may not be cited except as provided by
Minn. Stat. § 480A.08, subd. 3 (1996).
STATE OF MINNESOTA
IN COURT OF APPEALS
Kenneth E. Murray, petitioner,
State of Minnesota,
Filed October 27, 1998
Otter Tail County District Court
File Nos. K991931, K091932, K291933, K491934, K691935,
K891936, KX91937, K191941, and K391942.
Kenneth E. Murray, MCF-Moose Lake, 1000 Lakeshore Drive, Moose Lake, MN 55767 (pro se appellant)
Hubert H. Humphrey III, Attorney General, Nancy J. Bode, Assistant Attorney General, 1400 NCL Tower, 445 Minnesota Street, St. Paul, MN 55101; and
David J. Hauser, Otter Tail County Attorney, Otter Tail County Courthouse, Fergus Falls, MN 56537 (for respondent)
Considered and decided by Toussaint, Chief Judge, Huspeni, Judge, and Thoreen, Judge.
In a pro se appeal, appellant Kenneth E. Murray challenges the district court's denial of his petition for postconviction relief, arguing that the district court erred in (1) concluding that his claim of ineffective assistance of trial counsel was procedurally barred; (2) finding that he received effective assistance of appellate counsel; (3) denying a hearing on his claim of ineffective assistance of trial and appellate counsel; and (4) denying his motion for default judgment. We affirm.
On Murray's first appeal, this court reversed two counts of first-degree criminal sexual conduct due to insufficient evidence, vacated four sentences because the pattern sex offender statute was applied to offenses committed before its effective date, and remanded the case back to the trial court for sentencing. State v. Murray, No. C7-92-468, 1992 WL 333617, at *1 (Minn. App. Nov. 17, 1992). The supreme court modified this court's order, concluding that there was a factual dispute concerning the dates of the acts of abuse. State v. Murray, 495 N.W.2d 412, 412-13 (Minn. 1993).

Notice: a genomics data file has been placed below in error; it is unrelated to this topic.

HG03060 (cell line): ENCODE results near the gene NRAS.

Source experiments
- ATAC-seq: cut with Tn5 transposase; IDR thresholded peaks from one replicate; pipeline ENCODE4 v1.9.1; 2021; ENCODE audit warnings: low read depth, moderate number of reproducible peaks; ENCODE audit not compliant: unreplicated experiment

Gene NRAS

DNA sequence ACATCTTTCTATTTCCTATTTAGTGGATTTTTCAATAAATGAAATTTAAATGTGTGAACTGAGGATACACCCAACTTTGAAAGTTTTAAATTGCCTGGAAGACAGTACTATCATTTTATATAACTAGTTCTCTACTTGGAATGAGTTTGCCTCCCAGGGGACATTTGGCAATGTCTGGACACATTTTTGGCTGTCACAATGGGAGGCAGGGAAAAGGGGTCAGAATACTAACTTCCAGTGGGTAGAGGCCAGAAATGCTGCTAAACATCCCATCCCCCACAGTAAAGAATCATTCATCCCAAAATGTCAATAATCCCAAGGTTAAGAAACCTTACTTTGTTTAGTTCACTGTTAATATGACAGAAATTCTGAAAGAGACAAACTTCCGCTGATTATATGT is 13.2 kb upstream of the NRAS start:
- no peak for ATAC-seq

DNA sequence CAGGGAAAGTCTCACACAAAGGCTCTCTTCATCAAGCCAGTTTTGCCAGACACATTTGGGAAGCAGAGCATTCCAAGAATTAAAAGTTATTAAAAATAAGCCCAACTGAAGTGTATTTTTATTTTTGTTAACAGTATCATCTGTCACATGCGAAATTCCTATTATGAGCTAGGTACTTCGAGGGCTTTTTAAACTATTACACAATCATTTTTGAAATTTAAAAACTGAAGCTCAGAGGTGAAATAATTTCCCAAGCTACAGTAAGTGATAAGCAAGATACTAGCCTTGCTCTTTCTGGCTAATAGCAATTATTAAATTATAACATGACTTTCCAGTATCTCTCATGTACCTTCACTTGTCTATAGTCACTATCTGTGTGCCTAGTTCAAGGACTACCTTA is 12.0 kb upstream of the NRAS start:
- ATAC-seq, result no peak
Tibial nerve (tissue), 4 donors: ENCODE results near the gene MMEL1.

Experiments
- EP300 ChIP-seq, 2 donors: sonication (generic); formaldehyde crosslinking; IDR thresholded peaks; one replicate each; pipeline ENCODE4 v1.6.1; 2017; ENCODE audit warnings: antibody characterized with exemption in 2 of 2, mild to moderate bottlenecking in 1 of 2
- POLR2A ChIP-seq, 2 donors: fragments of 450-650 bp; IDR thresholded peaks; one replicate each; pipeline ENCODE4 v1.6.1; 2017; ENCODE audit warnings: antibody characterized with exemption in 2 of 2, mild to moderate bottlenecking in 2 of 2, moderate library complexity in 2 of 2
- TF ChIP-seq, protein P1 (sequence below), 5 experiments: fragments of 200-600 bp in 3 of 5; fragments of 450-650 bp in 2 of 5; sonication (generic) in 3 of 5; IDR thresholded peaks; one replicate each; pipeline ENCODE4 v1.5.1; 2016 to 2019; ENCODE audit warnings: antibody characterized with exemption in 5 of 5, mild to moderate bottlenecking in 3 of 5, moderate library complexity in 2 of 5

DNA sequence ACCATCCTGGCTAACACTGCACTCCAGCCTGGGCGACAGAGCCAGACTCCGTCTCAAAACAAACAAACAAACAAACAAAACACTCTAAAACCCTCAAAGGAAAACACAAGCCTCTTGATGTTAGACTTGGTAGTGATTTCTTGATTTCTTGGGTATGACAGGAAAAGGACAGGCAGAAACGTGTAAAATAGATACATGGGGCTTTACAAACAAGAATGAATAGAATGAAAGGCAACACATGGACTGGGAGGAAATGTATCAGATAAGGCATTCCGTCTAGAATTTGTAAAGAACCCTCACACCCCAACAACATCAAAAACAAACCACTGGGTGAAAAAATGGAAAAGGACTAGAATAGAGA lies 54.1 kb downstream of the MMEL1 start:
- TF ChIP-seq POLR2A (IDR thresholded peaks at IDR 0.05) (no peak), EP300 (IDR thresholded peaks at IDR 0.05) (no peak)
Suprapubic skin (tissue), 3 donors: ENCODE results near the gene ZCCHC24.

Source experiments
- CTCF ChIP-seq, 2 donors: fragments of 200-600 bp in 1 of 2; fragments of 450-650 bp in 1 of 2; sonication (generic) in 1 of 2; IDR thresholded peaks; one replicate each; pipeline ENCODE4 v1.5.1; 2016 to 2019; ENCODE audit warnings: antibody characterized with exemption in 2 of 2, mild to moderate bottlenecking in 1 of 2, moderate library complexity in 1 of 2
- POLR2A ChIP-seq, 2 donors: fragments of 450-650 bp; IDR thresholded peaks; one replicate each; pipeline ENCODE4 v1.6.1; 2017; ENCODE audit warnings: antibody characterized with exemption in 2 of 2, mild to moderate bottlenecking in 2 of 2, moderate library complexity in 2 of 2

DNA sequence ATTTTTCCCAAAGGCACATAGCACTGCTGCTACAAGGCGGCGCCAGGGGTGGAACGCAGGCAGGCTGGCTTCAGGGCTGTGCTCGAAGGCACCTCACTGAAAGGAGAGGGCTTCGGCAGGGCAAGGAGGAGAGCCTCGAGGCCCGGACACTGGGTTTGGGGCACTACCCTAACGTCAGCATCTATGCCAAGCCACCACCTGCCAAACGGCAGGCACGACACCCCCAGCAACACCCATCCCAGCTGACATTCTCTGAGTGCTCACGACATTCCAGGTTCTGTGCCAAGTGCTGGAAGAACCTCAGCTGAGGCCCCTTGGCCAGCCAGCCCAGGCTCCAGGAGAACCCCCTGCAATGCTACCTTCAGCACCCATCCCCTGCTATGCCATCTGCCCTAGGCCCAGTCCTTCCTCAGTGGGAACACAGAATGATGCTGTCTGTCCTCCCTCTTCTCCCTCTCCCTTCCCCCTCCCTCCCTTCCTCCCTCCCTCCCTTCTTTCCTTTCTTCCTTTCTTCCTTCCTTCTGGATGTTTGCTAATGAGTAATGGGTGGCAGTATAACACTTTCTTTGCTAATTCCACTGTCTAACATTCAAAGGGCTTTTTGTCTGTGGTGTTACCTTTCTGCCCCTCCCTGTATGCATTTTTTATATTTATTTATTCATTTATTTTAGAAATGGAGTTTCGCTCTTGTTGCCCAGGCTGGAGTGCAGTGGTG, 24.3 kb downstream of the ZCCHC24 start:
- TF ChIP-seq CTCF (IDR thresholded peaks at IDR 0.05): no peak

On remand, the trial court imposed three consecutive sentences, one for each victim, for an aggregate sentence of 162 months. Murray, with the assistance of appellate counsel, made a second direct appeal, arguing that the consecutive sentences imposed by the trial court unduly exaggerated the criminality of his conduct, and that the upward departure for acts committed against E.R.E. was improper. Murray also filed a supplemental pro se brief, asserting that (1) the manner in which he was charged and convicted violated the double jeopardy clause; (2) Minnesota law violated his constitutional right to equal protection by inflicting greater punishment on him than would have been received by a similarly situated defendant who lived with the victims; (3) the state failed to prove that he used a position of authority to cause E.R.E. to submit to sexual acts; (4) conduct amounting to nothing more than hugging J.F.J. was improperly used as the basis for his conviction for second-degree criminal sexual conduct; (5) he was the victim of selective prosecution and prosecutorial bias; (6) he received ineffective assistance of counsel; and (7) his sentence violated the Eighth Amendment prohibition against cruel and unusual punishment.